In conclusion, say yes to D-Star. Whenever something new comes along we tend to resist change. Then after we use it for a while we wonder how we lived without it. Remember that new thing called the Internet! I encourage everyone to learn more about D-Star by attending one of the free D-Star seminars being held every so often or talk to a D-Star user to experience it first hand. My hope is when you hear derogatory comments about D-Star you’ll now know the other side of the story. The nature of ham radio is learning and experimenting so keep an open mind as fresh ideas come along advancing our hobby.

Very 73,

David J. Holmgren

York Region ARC Annual FoxHunt

yrarc-logoFox Hunt 1-2016

Hunt Logistics

Date: November 19, 2016
Start Time: 09:00 am
Duration: 2.0 hours
Fox transmit power: 5 Watts
Hound start location: Wimpys Diner, 12916 Yonge St, Richmond Hill

                     Frequency 146.565 MHz



Davis Drive
East Hwy 404
South 19th Avenue
West Dufferin Street



  1. DURATION – The exercise ends after two (2) hours or when all hounds have either found the fox or conceded, whichever is the earlier.
  2. FOX’S OPERATION – The fox will transmit on one of the above FM frequency signals from a fixed location, on unrestricted public property, and within the above declared boundaries.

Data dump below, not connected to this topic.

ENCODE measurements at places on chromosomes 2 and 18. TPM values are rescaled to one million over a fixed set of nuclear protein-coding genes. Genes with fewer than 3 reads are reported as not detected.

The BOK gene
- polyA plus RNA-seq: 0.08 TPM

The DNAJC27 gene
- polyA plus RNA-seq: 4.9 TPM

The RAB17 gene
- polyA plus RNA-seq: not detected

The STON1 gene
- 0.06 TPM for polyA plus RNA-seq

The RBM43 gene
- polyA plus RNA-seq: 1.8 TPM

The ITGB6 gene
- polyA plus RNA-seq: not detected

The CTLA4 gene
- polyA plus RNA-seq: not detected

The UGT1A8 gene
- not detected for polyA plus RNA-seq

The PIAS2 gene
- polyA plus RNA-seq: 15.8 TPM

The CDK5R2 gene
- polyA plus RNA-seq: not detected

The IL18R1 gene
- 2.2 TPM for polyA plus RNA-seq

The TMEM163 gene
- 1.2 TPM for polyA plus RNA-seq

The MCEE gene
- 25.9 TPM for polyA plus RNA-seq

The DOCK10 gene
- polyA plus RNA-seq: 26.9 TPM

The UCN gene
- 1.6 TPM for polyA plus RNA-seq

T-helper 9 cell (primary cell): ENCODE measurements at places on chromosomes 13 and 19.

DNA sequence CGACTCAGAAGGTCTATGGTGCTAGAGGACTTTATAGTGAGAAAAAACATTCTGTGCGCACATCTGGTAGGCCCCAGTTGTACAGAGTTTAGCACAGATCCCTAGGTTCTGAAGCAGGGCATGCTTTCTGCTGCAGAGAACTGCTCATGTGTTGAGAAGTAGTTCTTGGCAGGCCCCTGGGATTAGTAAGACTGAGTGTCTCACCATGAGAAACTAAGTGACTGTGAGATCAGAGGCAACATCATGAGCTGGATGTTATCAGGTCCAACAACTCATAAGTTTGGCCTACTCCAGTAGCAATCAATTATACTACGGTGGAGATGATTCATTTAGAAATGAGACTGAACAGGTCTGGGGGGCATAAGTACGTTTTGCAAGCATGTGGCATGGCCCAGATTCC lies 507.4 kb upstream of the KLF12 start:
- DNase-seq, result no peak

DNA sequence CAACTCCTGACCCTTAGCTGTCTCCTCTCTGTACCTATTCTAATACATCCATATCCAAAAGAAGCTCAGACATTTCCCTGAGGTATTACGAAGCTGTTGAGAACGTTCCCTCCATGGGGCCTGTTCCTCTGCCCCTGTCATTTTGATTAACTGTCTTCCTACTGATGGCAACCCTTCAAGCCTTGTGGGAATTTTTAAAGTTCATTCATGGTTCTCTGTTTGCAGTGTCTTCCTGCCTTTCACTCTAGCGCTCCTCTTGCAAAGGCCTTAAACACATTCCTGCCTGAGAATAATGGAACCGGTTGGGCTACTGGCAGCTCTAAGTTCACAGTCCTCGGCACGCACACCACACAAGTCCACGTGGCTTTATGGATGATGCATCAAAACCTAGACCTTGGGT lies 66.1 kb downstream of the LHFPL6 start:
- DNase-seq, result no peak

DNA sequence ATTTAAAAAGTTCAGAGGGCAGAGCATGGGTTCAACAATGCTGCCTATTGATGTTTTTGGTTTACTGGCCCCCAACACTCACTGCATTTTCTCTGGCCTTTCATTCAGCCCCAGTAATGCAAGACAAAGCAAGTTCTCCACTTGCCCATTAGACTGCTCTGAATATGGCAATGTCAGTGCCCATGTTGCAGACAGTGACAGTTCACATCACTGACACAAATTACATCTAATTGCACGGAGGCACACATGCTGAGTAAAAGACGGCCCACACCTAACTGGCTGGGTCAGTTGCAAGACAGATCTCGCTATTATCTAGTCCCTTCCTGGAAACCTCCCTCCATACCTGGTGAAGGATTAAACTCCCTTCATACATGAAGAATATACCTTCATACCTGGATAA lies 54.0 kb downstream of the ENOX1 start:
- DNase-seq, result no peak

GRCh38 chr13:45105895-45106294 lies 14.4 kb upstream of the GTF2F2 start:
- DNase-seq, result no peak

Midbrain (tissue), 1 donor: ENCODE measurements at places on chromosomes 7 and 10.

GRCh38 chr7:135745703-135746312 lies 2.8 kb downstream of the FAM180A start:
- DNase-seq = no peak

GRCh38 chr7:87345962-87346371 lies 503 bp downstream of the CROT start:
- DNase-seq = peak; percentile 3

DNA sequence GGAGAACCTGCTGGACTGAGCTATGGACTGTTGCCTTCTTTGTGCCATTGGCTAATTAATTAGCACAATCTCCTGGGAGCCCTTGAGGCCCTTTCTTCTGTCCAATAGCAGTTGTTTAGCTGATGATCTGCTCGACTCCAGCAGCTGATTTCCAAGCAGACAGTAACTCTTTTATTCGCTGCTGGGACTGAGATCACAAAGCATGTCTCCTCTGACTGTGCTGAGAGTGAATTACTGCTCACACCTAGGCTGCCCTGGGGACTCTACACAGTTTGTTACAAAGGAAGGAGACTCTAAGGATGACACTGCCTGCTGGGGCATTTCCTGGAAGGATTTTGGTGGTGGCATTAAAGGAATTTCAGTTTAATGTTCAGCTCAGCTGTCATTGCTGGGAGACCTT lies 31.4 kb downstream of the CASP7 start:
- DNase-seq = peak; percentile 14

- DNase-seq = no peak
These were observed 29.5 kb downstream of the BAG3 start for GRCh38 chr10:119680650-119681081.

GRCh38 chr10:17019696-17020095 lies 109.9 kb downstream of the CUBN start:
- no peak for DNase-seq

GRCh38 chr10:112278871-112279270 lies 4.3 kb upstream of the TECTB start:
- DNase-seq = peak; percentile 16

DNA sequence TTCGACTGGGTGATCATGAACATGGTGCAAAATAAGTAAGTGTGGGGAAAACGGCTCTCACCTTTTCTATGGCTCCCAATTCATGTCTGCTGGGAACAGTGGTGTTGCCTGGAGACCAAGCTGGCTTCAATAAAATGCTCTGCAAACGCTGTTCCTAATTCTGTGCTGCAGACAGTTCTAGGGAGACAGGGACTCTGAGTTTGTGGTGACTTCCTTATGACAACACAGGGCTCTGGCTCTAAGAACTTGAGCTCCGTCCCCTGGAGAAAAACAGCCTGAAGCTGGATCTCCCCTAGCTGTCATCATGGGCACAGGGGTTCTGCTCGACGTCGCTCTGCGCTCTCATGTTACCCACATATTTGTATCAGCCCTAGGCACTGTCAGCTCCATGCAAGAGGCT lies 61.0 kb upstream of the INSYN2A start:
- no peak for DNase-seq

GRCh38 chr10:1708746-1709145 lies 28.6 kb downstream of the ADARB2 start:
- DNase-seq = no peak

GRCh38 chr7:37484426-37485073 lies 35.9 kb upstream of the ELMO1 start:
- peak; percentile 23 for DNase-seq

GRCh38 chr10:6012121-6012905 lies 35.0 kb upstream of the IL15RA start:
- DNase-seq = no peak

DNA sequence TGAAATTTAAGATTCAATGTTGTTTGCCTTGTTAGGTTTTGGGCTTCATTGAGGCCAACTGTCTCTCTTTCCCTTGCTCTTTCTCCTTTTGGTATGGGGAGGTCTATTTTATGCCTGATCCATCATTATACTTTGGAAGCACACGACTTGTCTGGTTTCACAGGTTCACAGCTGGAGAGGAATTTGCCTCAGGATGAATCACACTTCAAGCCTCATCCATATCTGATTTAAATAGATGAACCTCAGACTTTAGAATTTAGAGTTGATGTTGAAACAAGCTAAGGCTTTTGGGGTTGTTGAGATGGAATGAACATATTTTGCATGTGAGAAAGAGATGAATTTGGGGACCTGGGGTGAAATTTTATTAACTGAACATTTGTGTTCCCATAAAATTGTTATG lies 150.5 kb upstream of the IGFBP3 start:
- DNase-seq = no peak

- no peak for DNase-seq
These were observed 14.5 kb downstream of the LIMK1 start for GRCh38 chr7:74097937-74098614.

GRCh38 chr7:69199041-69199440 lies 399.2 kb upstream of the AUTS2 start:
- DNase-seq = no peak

The fox will use an Omni directional, vertically polarized signal. The fox’s effective radiated power will be such that any hounds starting towards the centre of the area in a reasonably high and clear location shall be assured of receiving the fox’s transmission. The fox’s transmitted power will remain constant throughout the hunt.  The fox may issue clues to his location. The fox will transmit the location at the end of the exercise.

HOUND’S OPERATION – The hound is a person or team in one vehicle using one set of equipment. The hounds may start from any location. Taking bearings from home is not permitted. Hounds without transmission capability should make their participation known in advance.

RESTRICTIONS – The YRARC is a responsible club with an enviable reputation. Hounds will adhere to the terms of their transmitting license, all driving laws, the Highway Code, and local Bylaws. YRARC members must satisfy themselves on relevant matters of law and insurance.  They participate in these foxhunt exercises at their own risk and on the strict understanding that all participants agree to indemnify YRARC Officials, the Fox Hunt Committee and the YRARC Inc. for any accident or other damage arising from the event.

Fox Logistics: John Leonardelli VE3IPS

OR http://theleggios.net/wb2hol/projects/rdf/tape_bm.htm

BSEU sanctioned event